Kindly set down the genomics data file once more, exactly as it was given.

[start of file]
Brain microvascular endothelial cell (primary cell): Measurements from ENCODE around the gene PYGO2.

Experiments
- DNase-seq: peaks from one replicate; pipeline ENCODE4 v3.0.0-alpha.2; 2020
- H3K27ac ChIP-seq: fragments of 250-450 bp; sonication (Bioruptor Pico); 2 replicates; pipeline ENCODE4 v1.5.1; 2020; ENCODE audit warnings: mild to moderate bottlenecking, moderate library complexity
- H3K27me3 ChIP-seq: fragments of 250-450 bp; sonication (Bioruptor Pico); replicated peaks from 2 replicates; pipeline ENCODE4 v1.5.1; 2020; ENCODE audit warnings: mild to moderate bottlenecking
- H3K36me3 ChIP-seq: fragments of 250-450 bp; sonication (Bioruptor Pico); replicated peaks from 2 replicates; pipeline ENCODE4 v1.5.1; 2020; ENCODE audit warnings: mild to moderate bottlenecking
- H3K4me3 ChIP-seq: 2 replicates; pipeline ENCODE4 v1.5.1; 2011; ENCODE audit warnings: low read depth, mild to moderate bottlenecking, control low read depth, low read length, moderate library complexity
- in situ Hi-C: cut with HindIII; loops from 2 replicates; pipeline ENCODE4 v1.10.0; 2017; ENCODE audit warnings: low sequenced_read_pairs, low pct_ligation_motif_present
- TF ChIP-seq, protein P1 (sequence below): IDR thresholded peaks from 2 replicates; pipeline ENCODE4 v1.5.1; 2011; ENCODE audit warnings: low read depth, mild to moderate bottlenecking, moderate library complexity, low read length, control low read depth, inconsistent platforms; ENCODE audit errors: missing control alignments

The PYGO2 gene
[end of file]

Brain microvascular endothelial cell (primary cell): Measurements from ENCODE around the gene PYGO2.

Experiments
- DNase-seq: peaks from one replicate; pipeline ENCODE4 v3.0.0-alpha.2; 2020
- H3K27ac ChIP-seq: fragments of 250-450 bp; sonication (Bioruptor Pico); 2 replicates; pipeline ENCODE4 v1.5.1; 2020; ENCODE audit warnings: mild to moderate bottlenecking, moderate library complexity
- H3K27me3 ChIP-seq: fragments of 250-450 bp; sonication (Bioruptor Pico); replicated peaks from 2 replicates; pipeline ENCODE4 v1.5.1; 2020; ENCODE audit warnings: mild to moderate bottlenecking
- H3K36me3 ChIP-seq: fragments of 250-450 bp; sonication (Bioruptor Pico); replicated peaks from 2 replicates; pipeline ENCODE4 v1.5.1; 2020; ENCODE audit warnings: mild to moderate bottlenecking
- H3K4me3 ChIP-seq: 2 replicates; pipeline ENCODE4 v1.5.1; 2011; ENCODE audit warnings: low read depth, mild to moderate bottlenecking, control low read depth, low read length, moderate library complexity
- in situ Hi-C: cut with HindIII; loops from 2 replicates; pipeline ENCODE4 v1.10.0; 2017; ENCODE audit warnings: low sequenced_read_pairs, low pct_ligation_motif_present
- TF ChIP-seq, protein P1 (sequence below): IDR thresholded peaks from 2 replicates; pipeline ENCODE4 v1.5.1; 2011; ENCODE audit warnings: low read depth, mild to moderate bottlenecking, moderate library complexity, low read length, control low read depth, inconsistent platforms; ENCODE audit errors: missing control alignments

The PYGO2 gene